If you’ve been following my beer blog for a while, you’ve noticed I like good beers, often times ones that are on the expensive side. Sure, when I want a beer, I want it to be something I’ll really enjoy, and that usually means something that doesn’t include the American “macro” beers (you know… Bud, Bud Light, MGD, MGD Light, etc etc etc etc etc etc). That said, I do enjoy the “classics” from time to time when the atmosphere is right: tailgating, going to the Brick, camping, things like that. If I have a choice of my canned cheap beer, it’s usually Old Style. I actually don’t mind Old Style and I try to keep some on hand at least through the summer when I want to have a nice tall glass of ice water beer.
All kidding aside, my first experience with beer was as a little kid (pre-5 years old) and my dad would line up little plastic medicine cups from time to time and pour us a bit of beer. We hated it, of course, but it was a fun game and I remember it fondly today in my early 30′s. I think my dad’s usual beers back then were Pabst and maybe even Old Style.
A while back I heard that Pabst was rebranding Schlitz, taking it out of the cans it has been sold exclusively in since 1998, and using the “classic” recipe to brew it. Schlitz in a can is pretty vile stuff. In a taste test I did @ the Brick last year (sadly, before my beer blogging days had started), I tried a handful of canned beers and Schlitz was the worst of the bunch except for Olympia, which is very close to being completely undrinkable. Natural Light was even better, and Natty was my “go to” beer before I rediscovered my enjoyment of Old Style.
In any case, I was wandering the aisles of Lukas Liquors today and lo and behold, the new bottled Schlitz! I was pretty excited, I won’t lie, but I was thoroughly surprised to see that a 6-pack cost $6! For another $2-$3 you can get a sixer of hundreds of different incredible beers @ Lukas! What a rip! But, in the interest of journalism, I picked some up along with a bomber of Anderson Valley Brewing Company’s Tripel (to be tasted against Boulevard’s Long Strange Tripel in a few weeks) and Schlafly’s Pilsner (which was only $1.50 more than the Schlitz!).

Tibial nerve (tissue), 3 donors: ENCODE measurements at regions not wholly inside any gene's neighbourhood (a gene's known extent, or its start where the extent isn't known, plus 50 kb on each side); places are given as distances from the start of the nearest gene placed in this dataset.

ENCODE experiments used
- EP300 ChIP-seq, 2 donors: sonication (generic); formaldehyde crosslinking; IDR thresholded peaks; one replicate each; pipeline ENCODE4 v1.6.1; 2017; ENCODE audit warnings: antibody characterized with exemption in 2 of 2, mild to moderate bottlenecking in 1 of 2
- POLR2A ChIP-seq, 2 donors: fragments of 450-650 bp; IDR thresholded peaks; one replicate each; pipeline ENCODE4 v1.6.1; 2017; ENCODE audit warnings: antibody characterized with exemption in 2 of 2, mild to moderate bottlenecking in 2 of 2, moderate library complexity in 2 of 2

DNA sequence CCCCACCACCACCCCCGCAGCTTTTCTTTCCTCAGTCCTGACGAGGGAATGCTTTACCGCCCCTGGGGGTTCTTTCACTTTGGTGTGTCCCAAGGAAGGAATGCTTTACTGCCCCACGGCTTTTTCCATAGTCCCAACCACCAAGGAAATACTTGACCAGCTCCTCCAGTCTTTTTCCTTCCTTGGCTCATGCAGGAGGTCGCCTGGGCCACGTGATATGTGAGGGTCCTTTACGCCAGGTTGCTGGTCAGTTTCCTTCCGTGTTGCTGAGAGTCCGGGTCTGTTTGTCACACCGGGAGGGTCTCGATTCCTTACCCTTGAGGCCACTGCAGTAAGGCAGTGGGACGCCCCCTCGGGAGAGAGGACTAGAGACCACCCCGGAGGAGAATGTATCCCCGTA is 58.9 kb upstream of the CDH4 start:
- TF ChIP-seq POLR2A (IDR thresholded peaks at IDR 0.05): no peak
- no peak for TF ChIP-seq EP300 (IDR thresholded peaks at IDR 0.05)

Once I got over the sticker shock, I cooled it for a while in the fridge (probably to about the same temperature as I drink most of my beers… low 60′s… a somewhat ballsy prospect for an American macro beer, which is generally best enjoyed as close to absolute zero as is possible. Being in a nostalgic mood, my glassware of choice was one of those vintage-style miniature pilsner type glasses that hold about 1/2 a bottle (I’ve been to bars that still sell Natty Light off the keg in glasses like that for 50 cents a pop!). My wonderful girlfriend bought me a set of Old Style glasses and a pitcher for Christmas last year, and it seemed like a perfect time to use such glassware.
I knew the beer would pour light yellow and fizzy, but the Schlitz poured clear and damn colorless! The picture above doesn’t really give an accurate color profile because that yellow is a heck of a lot darker than the way it really poured. I guarantee you’ve peed more yellow than this beer. The head was a typical white, rocky, weak head that disappeared quickly.
The aroma… it really did take me back to 1978, I think. Just like I remember smelling on my dad’s beers as a tot (I hope you don’t get the impression that my dad was a drunk… he enjoyed a beer or two after work like a normal guy, but I don’t I’ve ever seen him more than lightly buzzed in my life). Nothing really to say about the aroma except that it smells like nostalgia! No hops, no malt, no esters… just American macro all the way.
The flavor was light years better than Schlitz in a can, but still no match of Old Style, in my opinion. Don’t buy Schlitz thinking it’s going to be something special, and I’ll tell you right now that the $6 asking price is $3 too much. The nostalgia and fun is worth the price, but it’s really nothing you can’t get from 100 other American lagers…. no aroma, thin, watery body, clear, nearly colorless in the class, and essentially flavor-free with the exception of maybe a little corn and a little rice thrown in there. It’s 4.7%ABV and leaves a little goober in my throat, but there is no real aftertaste and I think it’s a miracle that a brewery can brew a 4.7% beer with almost no character, flavor or aroma whatsoever. If it wasn’t $1/bottle I could see myself enjoying this as a lawnmower beer in the summer, but there really isn’t much here except for marketing hype, honestly.